The Swedish expert reported on a meeting of the informal group looking at the revision of Chapter 2.1. This meeting had examined a proposal for labelling of explosives that included introducing categories for classification and generalisation of the hazard communication elements. More work will be undertaken before a proposal is made to the Sub-committee.
The informal correspondence group on labelling of small packagings had reached agreement on an example for fold-out labels; this was to be presented in a formal document at the December meeting. The group will continue working on the development of examples for sets or kits.
Sweden returned with a formal proposal to add ‘hearing protection’ to the list of personal protective equipment contained in precautionary statement P280. This was agreed without demur. There are some consequential amendments in other parts of the GHS text.
The EU asked for clarification on the terms “medical advice/attention” in the precautionary statements. It would be helpful to understand exactly what is meant and the difference between ‘advice’ and ‘attention’ when translating the precautionary statements. Some experts favoured deferring this question to the next biennium but the Secretariat considered it an urgent matter.
The Sub-committee could not immediately find a rationale for the distinction during the session and experts were invited to provide comments so that a proposal could be readied for the December session.
The UK reported on progress being made by the informal correspondence group on the improvement of annexes 1 to 3 and said that a formal proposal would be made at the December session.
Belgium and Japan submitted a paper on behalf of the informal working group on classification criteria for flammable gases. This group has been looking at implementation of the agreed sub-categorisation of current category 1 into category 1A and 1B, with category 1B addressing gases with a lower flammability limit greater than 6 per cent or a fundamental burning velocity of less than 10 cm/s. The group had agreed the hazard communication elements for 1B flammable gases and proposed to submit a final paper following further discussion prior to the December session.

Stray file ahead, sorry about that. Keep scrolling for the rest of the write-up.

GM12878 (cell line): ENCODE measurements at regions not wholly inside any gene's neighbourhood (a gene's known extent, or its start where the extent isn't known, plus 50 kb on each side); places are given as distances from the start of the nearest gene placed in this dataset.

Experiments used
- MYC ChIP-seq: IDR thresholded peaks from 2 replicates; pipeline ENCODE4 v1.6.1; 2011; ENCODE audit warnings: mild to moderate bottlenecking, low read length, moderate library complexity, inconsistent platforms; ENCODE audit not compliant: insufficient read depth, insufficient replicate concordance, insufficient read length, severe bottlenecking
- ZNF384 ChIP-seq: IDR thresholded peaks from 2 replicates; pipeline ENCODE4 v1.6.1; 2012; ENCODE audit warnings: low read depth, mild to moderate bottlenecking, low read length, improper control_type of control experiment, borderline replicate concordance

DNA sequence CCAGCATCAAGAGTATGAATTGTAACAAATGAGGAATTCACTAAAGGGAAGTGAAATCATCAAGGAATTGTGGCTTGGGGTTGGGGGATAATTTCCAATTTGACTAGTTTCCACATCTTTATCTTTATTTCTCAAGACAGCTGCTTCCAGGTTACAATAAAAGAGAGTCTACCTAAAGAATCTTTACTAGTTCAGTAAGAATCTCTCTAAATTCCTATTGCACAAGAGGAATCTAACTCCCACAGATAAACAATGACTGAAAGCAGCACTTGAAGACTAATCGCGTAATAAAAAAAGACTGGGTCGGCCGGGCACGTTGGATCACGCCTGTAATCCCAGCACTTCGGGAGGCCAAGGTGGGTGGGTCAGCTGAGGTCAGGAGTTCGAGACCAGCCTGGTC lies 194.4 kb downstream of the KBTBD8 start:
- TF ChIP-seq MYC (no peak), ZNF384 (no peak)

The US expert provided a report on the progress of the pilot classification project designed to verify the development of a list of chemicals classified in accordance with the GHS. It is expected that the Organisation for Economic Cooperation and Development (OECD) will submit its report and final draft classifications soon.
The work seems to be supporting the GHS approach and the project will continue into the next biennium. The experts are aware of the potential for classifications adopted by the GHS might have implications for regulations or recommendations prepared by other bodies, not least the TDG Sub-committee. One likely change will affect dicyclopentadiene, which might warrant a reclassification in transport regulations, from flammable liquid packing group III without subsidiary hazard, to toxic by inhalation packing group II with subsidiary hazard of flammable liquid. This would have considerable downstream effects.
The Sub-committee noted that, following the alignment of the Workplace Hazardous Materials Information System (WHMIS) with the GHS in 2015, Canada was developing technical guidance for its implementation. This was expected to be completed by the end of 2016.
The Sub-committee noted that the 5th revised edition of the GHS has been implemented in the EU through the 8th adaptation to technical progress (ATP) to the Classification, Labelling and Packaging Regulation (CLP Regulation). The new rules entered into force on 4 July 2016 and will become mandatory from 1 February 2018. The list of “harmonised classification and labelling of hazardous substances” contained in Annex VI to the CLP Regulation has also been updated and became applicable on 1 January 2017.
Argentina’s Ministry of Labour, Employment and Social Security approved the implementation of GHS in workplace safety regulations in 2015; the necessary provisions were being phased in to take effect between April 2016 and January 2017.
Unitar informed the Sub-committee that a government decree to implement the GHS had been adopted in Kyrgyzstan and that Tajikistan had agreed on actions to mainstream the GHS into national legislation.
The Responsible Packaging Management Association of Southern Africa (RPMASA) advised that a new national standard based on the fourth revised edition of GHS was expected to be released before the end of 2016 and that a revision to this standard for alignment with the 6th revised edition of the GHS was foreseen.
The Sub-committee also heard that a number of capacity-building and awareness raising projects had taken place during the first half of 2016 in Bolivia, Burundi, Chile, Colombia, Democratic Republic of Congo, Guatemala, Haiti, Mexico, Tunisia and South Africa.
The 32nd session of the GHS Sub-committee was held in Geneva from 7 to 9 December 2016. A report on this meeting will be included in a forthcoming issue of HCB Monthly.
[post_title] => GHS: Purple patch
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GHS: Purple patch
// By Peter Mackay on 7 Jan 2017
If one thing will be remembered from the current biennium's work on GHS it is likely to be the greater degree of cooperation with the TDG Sub-committee